Tuesday, August 26, 2008

On Duplication in User Interfaces

Abridged from Kennard, R., Edmonds, E. & Leaney, J. 2009, 2nd International Conference on Human System Interaction

A User Interface (UI) is, by definition, a human-usable abstraction of an underlying system. Yet this holistic view is often overlooked in the discussion of the mechanics of UI tools, which view the UI as being separate to other subsystems of an application. This separatist viewpoint forces the UI to respecify variables from the other subsystems, and any discrepancy between the versions in the UI and those in the subsystems can only lead to errors.

This blog entry explores a sample of mainstream subsystems in use by real world applications. The example subsystems are taken from the Java platform, being one of the dominant enterprise platforms in use today.

There are a large number of possible application architectures, and not all will use all subsystems. Some will use different implementations from different vendors, some will use new types of subsystems, some will use no equivalent subsystem. The important point is that wherever a subsystem is used the UI must be consistent with it or, as will be discussed, the application cannot be expected to function correctly.

Note that this sample is not limited to those subsystems that typically exist on the same application tier. In order to reduce the maximum amount of duplication, it is important to source information from wherever it can be found, including subsystems that may be located remotely from one another. For example, in a typical application stack the UI tier is restricted from inspecting the implementation of the database tier, and special considerations must be made in order to access it securely. However, the difficulty of extracting information is considered secondary to the goal of removing duplication.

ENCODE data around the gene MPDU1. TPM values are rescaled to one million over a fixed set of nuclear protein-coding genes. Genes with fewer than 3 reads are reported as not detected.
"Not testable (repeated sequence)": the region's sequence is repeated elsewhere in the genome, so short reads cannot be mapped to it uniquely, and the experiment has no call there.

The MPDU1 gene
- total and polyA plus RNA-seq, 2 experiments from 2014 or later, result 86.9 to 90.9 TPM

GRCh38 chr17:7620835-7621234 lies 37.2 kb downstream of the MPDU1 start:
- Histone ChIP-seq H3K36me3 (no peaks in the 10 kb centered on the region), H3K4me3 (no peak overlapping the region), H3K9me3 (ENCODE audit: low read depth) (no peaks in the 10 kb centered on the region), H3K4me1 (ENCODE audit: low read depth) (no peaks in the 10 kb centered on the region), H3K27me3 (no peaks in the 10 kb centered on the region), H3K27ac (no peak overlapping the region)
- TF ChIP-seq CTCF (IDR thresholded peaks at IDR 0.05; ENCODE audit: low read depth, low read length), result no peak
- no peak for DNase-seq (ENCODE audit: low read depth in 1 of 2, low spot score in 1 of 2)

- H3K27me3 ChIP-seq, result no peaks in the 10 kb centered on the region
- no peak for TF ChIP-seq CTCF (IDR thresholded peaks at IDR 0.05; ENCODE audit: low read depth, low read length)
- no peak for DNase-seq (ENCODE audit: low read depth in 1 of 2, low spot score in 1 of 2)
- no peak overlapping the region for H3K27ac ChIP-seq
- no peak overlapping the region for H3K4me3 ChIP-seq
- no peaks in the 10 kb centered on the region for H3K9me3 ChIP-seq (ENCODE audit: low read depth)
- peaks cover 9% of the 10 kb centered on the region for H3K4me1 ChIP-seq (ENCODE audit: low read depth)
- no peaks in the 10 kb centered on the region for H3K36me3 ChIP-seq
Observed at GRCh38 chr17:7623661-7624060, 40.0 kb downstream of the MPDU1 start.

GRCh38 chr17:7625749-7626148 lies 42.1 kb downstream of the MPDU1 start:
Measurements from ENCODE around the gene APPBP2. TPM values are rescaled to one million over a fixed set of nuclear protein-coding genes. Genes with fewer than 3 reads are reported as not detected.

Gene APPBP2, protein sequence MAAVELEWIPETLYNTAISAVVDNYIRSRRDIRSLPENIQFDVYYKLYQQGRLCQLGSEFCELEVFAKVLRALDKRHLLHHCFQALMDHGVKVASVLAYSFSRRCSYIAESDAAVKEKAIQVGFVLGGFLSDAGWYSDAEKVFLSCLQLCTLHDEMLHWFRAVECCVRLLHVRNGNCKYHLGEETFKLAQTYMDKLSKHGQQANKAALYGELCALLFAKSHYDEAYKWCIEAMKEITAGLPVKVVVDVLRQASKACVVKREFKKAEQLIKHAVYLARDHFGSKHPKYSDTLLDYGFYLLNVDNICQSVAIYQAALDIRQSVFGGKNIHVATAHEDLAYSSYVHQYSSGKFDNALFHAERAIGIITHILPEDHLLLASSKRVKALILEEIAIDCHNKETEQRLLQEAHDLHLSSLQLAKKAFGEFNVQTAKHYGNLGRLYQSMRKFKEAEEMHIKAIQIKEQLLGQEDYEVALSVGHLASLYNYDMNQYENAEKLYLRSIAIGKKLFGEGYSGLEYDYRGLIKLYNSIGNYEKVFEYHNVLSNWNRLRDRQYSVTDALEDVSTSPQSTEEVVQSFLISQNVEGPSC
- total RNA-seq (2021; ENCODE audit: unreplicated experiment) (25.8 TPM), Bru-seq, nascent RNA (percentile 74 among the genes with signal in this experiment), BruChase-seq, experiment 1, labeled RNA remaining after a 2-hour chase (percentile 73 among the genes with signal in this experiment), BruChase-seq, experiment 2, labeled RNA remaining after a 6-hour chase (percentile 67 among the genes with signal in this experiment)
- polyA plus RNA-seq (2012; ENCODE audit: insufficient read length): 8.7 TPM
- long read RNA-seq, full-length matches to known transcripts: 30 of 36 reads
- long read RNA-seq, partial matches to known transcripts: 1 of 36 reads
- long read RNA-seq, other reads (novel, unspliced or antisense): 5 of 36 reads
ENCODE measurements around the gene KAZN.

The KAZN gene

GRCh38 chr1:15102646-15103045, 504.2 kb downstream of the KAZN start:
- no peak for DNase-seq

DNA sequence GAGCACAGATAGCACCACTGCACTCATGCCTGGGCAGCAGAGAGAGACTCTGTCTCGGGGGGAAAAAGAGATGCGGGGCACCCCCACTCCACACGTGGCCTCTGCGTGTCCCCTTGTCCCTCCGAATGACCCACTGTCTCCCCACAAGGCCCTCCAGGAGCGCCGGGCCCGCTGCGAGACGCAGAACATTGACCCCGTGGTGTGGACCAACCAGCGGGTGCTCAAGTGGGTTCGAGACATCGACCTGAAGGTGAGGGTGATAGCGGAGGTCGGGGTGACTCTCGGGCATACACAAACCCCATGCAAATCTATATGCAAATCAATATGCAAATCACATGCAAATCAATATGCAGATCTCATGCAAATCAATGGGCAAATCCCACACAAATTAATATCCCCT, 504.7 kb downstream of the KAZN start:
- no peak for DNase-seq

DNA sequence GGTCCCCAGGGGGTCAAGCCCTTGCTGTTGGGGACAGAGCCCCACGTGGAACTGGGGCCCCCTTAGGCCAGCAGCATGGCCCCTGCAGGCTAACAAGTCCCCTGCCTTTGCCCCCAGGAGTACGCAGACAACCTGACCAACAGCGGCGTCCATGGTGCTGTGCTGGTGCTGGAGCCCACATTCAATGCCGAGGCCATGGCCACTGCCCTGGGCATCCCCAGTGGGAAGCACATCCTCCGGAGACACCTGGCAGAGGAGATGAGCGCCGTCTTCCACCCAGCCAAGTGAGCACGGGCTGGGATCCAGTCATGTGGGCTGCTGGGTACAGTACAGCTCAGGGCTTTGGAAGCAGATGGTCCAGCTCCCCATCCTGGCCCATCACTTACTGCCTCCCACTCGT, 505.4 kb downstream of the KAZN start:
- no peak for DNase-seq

Properties Subsystem
The JavaBean specification was introduced in version 1.1 of the Java platform to enable the declaration of publicly accessible properties. It is more a convention than a part of the language, as it relies on methods with a particular signature. For example, to declare a JavaBean 'Person' with two properties 'name' and 'age', a developer would write:

public class Person {
   private String mName;
   private int mAge;

   public String getName() {
      return mName;
   public void setName(String name) {
      mName = name;

   public int getAge() {
      return mAge;
   public void setAge(int age) {
      mAge = age;

Even within the boundaries of its own convention, the JavaBean syntax contains duplication. The methods getName and setName must both contain the word 'Name', and must both use a type of String. In most cases, this name and type will further be mirrored by the private member variable 'mName'.

Such levels of duplication may not appear onerous in a simple example. However, having to maintain two methods and one member variable for every property quickly becomes problematic as the number of properties scales up. For example, subtle bugs will occur if a developer copies and pastes methods like 'getName' and 'setName' and renames them to, say, 'getNotes' and 'setNotes' but forgets to also alter the 'mName' variable they operate on. Here, attempts to update 'notes' will actually result in updating 'name':

public class Person {
   private String mName;
   private String mNotes;
   public String getNotes() {
      return mName;
   public void setNotes(String notes) {
      mName = notes;

Worst still is that this bug, like most duplication related defects, is not able to be identified statically, such as at compile-time or during application startup. Rather, it will only be encountered at runtime and developers must rely on runtime testing to expose it.

This verbosity and unnecessary duplication is a frequent criticism of the JavaBean convention. Modern Integrated Development Environments (IDEs) such as Eclipse and NetBeans can statically generate the two methods based on the member variable, but cannot remove the need for the code altogether. Therefore even when the implementations are correct, having many lines of repetitive statements quickly overwhelms and obscures important code. For example, a 'set' method may contain a business rule but a developer can easily miss it in the noise: